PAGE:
One of the first things one local kidney transplant recipient did when she got out of the hospital was get a strawberry milkshake.
For Sharon Kidwell, giving up milk was the hardest part of following the recommended renal diet after doctors discovered kidney disease when she was in her early 30s.
“I was so excited about that milkshake,” Kidwell laughed.
“Every time I ended up in the hospital I would always get the renal diet plan so after the transplant they put me on the regular meal plan and the first time I got that I actually took a picture of it because there was potatoes with the meal.”
Kidwell said you give things up because you have to.
“You don’t have a choice,” she added. “And you try to exercise as best as you can. You just have to adapt.”
But there was plenty of things she loved to do that she just couldn’t do anymore like downhill skiing. She tried to go skiing once when she was on dialysis but when she fell she hurt the site of her catheter used for her peritoneal dialysis so she knew she had to stop.
“I’m looking forward to going now,” she said, six months after her transplant. She’ll get back on the slopes next winter.
As part of the progression of the disease, Kidwell’s kidney function declined over time and she started to really feel it when function hit below 30 per cent.
Kidwell was on peritoneal dialysis and hemodialysis for three years before she got the call for the transplant last November. The peritoneal dialysis was done at home for eight or nine hours every day so quality of life was very limited.
“At the time of the transplant, I was down to four per cent kidney function with dialysis,” Kidwell said. “Among other things, being constantly tired was normal, so was not feeling well and a lot of my day was dedicated to dialysis.”
With low-functioning kidneys that couldn’t clean her blood, Kidwell had to manage issues like high blood pressure and high potassium, sodium and phosphate levels with medication, diet and exercise, along with many food restrictions.
Being that sick interfered with her recreation and work life as she was not able to lift anything very heavy so when she went kayaking someone had to lift the kayak for her and at work she had to trade jobs with someone who could lift heavier items so she wouldn’t have to.
“Every time I hit a new stage or change in the disease it was a new hurdle to overcome,” she said.
More hurdles also presented themselves when it was discovered that Kidwell wouldn’t be as easy to match with a donor as most people.
To get a kidney the donor and recipient have to match blood types but antibody testing is also done.
“It turned out that I was highly likely to make antibodies against a newly transplanted kidney and attack it as a foreign body,” she said. “This lowered my chances of getting a kidney so I registered in the Canadian Blood Services Highly Sensitized Patient Program. I had a two per cent chance of finding a comparable match from across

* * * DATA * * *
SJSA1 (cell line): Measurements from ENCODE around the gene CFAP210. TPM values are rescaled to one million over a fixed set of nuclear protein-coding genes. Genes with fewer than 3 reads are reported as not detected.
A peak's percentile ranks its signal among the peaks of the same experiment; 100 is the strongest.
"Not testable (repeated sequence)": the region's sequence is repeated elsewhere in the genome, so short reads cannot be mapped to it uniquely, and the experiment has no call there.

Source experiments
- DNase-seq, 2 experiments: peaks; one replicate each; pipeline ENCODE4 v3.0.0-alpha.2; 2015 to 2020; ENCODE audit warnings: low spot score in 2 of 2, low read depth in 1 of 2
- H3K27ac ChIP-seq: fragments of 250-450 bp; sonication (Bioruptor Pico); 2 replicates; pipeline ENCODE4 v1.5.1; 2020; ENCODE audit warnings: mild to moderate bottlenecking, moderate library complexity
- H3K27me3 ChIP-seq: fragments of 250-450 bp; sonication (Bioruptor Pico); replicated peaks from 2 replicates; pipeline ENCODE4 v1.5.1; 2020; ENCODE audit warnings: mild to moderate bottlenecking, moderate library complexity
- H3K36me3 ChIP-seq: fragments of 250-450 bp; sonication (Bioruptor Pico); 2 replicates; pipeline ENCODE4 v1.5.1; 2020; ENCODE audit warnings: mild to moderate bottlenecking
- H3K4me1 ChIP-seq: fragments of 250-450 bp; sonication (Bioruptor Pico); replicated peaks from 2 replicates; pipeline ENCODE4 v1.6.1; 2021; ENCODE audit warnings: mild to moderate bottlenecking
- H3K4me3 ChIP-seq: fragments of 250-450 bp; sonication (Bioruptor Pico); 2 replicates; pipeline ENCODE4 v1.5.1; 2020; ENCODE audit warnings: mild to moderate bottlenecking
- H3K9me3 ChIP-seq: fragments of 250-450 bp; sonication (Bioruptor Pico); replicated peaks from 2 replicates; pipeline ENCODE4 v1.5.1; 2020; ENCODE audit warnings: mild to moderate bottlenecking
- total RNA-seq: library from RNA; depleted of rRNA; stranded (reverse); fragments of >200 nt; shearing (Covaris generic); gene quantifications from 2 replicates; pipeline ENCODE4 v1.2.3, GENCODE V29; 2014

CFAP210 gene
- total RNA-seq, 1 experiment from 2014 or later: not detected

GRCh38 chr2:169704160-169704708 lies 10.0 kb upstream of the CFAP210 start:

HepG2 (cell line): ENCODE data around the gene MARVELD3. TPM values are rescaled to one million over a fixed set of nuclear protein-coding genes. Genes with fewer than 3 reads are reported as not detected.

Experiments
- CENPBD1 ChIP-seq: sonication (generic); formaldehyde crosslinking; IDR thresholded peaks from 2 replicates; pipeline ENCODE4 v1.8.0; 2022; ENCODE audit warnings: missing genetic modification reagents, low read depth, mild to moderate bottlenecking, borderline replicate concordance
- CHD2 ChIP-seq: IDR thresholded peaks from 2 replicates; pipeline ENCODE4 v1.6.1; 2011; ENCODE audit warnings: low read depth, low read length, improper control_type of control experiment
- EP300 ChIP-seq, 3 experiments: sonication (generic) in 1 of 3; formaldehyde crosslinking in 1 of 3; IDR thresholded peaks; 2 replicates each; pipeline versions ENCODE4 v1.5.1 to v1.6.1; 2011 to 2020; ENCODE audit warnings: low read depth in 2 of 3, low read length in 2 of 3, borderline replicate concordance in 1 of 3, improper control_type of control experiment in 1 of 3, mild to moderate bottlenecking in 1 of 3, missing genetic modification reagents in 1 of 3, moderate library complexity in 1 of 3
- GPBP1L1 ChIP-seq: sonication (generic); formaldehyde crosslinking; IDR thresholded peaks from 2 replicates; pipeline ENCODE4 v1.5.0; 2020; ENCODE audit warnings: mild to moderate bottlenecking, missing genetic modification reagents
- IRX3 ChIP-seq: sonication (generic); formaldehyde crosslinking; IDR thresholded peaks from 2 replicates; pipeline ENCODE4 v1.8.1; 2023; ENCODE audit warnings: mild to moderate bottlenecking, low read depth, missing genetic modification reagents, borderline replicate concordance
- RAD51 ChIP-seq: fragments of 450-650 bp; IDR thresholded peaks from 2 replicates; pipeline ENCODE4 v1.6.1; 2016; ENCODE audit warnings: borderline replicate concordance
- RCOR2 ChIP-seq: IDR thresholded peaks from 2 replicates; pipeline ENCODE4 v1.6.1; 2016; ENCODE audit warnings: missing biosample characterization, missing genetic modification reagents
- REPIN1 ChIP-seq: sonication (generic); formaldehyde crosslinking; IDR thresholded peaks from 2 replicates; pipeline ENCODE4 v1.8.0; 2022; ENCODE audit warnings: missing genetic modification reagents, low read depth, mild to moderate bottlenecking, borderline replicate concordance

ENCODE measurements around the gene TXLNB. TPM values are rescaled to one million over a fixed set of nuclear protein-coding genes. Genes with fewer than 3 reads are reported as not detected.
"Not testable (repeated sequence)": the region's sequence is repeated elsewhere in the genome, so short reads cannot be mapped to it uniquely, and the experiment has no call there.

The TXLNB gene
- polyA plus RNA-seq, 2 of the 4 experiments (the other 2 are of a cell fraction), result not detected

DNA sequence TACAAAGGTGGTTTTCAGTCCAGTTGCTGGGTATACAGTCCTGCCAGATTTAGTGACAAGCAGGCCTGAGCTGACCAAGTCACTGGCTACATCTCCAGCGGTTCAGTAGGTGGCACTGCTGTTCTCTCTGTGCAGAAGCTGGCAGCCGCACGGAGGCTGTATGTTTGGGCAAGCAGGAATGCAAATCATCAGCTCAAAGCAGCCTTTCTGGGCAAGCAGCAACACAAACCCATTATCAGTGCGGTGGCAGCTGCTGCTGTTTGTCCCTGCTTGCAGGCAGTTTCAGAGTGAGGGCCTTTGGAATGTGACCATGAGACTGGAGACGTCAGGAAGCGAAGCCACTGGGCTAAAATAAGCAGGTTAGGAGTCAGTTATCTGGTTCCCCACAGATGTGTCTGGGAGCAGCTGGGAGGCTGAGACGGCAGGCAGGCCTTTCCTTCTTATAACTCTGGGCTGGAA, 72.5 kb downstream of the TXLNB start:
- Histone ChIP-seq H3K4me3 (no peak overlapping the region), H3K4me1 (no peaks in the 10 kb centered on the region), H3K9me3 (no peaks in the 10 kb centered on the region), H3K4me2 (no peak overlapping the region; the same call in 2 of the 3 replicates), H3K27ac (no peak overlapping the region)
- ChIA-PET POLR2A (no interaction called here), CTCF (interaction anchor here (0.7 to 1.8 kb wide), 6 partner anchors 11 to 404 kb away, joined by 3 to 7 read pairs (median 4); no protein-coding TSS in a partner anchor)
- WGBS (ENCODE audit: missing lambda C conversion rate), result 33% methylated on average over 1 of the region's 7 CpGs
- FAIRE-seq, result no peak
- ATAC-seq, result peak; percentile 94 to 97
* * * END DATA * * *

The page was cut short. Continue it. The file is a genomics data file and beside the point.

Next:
But hope came back when Kidwell got the call from
“I was overcome with excitement and emotion,” she said. “Because I was in the highly sensitized category, the news came as a complete shock and I started shaking so bad I couldn’t even write down the instructions the doctor was giving me.”
Six months after the transplant Kidwell is still adapting to her new normal.
“I still can’t believe I can do things spontaneously,” she said. “Before this my whole life was planned around dialysis - every day was planned. I would suddenly have to leave people’s house at a certain time because I had eight to nine hours of dialysis to do in the evenings. So I had to be hooked up early enough so I could get up early enough to do what I needed to do. Now I can actually start a movie at 9 at night.”
She’s got some colour in her face now.
“And I used to always be freezing and now I’m not,” Kidwell said. “I’m still getting over it and I just can’t believe it. I don’t know how to express that it’s just - wow! I don’t have to go to the hospital - wow! I don’t have to hook up to dialysis - wow! I can wear this outfit - I don’t have to find a way to hide tubes - wow!”
She's going to start traveling as soon as she can and the Caribbean is first on the list and then Ottawa, Italy and Greece.
"I'm going to travel the world," she tells everyone.
Kidwell got her new kidney from a deceased donor.
“I was truly grateful and humbled in the days before and after transplant,” she said. “Every day I wake up and look at the note the donor family sent me recently. I keep it right by my bedside.”
Kidwell is very grateful to her family and her workplace, Amigo’s Tacos, and her care team that included doctors, nurses, social workers, pharmacists, dietitians and renal clerks.
She sought the support of the local BC and Yukon Kidney Chapter Foundation who are involved in supporting kidney patients in the community by providing educational sessions from experts, transplant donor information, peer support, and more recently, COVID information for this immuno-compromised population.
Kidwell would like to invite everyone to support this year’s Kidney Walk, which will be held June 6 with proceeds going to the Kidney Foundation.
The walk will be held virtually this year because of pandemic restrictions.
Strength, Hope & Courage is the Kidney Foundation motto and Kidwell certainly is a great example of that.
To register or donate to the Kidney Walk visit the new website here.
Money raised not only helps patients and donors here in
The Kidney Foundation encourages people to register to be an organ donor. Donors of all races, nationalities, and ages are needed to find best matches for this life saving treatment.
To register as a donor visit Transplant BC.